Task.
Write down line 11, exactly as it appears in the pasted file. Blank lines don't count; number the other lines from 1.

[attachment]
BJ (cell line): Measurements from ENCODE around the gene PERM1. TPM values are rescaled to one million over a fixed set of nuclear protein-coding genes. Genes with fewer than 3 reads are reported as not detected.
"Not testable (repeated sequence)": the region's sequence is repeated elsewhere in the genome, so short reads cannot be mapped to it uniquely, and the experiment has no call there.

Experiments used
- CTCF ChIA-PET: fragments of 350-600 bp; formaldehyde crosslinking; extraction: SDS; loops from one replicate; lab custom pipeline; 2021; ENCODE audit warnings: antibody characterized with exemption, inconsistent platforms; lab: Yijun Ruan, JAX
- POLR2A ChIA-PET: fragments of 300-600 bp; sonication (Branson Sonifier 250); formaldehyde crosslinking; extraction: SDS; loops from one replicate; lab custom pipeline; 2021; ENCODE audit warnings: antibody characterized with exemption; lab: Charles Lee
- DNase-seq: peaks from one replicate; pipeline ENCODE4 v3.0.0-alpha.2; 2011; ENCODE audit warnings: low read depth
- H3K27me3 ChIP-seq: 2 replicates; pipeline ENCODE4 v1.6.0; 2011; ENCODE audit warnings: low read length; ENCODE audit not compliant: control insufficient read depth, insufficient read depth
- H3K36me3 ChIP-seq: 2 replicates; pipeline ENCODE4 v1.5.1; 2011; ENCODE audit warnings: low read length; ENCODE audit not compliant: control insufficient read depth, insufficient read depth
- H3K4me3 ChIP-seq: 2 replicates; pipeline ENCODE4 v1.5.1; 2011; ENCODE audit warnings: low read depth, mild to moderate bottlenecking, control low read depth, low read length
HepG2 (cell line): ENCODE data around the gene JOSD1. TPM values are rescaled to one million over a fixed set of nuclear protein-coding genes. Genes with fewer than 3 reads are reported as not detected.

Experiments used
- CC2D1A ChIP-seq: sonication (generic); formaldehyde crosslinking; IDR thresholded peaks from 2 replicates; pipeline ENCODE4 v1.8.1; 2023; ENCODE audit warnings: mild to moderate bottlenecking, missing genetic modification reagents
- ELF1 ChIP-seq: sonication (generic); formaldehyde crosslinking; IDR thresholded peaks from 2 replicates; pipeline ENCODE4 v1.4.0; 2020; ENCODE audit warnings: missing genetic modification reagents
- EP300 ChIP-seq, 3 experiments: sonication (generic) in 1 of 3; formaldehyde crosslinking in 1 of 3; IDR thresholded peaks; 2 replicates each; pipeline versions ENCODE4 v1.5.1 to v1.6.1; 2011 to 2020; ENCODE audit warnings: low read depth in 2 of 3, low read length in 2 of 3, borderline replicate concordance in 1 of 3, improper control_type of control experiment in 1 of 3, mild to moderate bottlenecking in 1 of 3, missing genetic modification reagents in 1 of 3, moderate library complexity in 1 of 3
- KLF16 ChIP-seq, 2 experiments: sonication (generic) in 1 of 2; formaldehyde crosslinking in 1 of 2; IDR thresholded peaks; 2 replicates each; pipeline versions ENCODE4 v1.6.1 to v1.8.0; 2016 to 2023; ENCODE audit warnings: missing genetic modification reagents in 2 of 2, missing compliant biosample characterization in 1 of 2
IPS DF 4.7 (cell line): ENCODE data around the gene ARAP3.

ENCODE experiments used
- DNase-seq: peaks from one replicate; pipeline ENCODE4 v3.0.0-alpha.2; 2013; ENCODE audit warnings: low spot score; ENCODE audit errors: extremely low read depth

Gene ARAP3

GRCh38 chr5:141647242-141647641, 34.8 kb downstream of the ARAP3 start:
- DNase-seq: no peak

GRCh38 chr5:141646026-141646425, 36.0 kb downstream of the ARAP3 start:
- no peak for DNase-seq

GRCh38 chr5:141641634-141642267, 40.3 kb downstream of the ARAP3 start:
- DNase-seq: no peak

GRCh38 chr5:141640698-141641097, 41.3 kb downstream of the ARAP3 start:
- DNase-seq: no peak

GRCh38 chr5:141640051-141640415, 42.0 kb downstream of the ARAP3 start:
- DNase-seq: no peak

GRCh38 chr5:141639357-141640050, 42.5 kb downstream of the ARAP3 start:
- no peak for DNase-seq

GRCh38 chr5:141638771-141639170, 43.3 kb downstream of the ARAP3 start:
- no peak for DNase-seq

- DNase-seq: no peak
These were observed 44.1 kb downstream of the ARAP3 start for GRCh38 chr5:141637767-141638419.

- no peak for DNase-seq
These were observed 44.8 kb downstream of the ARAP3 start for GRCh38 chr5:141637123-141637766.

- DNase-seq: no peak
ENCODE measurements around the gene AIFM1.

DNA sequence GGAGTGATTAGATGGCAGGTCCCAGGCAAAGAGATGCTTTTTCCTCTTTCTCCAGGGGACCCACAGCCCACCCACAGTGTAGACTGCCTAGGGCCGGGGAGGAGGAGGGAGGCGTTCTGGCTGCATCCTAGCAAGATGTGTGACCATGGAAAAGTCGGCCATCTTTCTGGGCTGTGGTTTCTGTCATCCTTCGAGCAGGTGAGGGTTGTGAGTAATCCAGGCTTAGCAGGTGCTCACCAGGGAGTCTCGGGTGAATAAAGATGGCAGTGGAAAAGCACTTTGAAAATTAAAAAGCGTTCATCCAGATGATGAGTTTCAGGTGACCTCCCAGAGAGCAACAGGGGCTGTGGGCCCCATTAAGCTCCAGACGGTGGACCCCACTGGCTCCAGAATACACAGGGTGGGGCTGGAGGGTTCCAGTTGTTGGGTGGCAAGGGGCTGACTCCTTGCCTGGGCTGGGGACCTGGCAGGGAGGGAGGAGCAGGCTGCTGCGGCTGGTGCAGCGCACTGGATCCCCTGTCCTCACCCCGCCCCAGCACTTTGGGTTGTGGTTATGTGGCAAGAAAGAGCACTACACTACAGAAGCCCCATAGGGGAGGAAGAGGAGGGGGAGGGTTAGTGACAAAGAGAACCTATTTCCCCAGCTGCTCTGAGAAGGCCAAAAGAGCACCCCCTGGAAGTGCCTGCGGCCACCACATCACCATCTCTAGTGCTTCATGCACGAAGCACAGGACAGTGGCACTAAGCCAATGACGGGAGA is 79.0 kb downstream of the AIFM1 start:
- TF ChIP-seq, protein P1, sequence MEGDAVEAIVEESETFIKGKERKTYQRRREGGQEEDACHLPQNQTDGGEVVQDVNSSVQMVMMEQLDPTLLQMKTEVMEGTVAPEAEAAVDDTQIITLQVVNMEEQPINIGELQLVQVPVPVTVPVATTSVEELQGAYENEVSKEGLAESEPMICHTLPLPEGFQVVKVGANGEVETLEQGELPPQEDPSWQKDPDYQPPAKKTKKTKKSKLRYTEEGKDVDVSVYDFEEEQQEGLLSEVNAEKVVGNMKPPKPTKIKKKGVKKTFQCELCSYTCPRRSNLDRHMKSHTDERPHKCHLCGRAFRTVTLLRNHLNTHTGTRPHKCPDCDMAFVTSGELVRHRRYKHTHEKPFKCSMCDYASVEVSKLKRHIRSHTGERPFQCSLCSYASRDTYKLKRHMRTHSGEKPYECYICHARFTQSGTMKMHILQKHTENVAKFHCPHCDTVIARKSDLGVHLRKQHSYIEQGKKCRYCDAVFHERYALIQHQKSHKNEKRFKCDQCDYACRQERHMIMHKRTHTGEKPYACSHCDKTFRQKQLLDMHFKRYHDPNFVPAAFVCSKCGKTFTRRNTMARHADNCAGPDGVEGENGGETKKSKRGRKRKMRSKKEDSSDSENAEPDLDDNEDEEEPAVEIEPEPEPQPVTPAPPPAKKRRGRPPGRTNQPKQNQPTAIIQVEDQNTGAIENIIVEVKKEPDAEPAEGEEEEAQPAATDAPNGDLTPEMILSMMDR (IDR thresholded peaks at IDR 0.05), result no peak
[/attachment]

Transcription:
Experiments used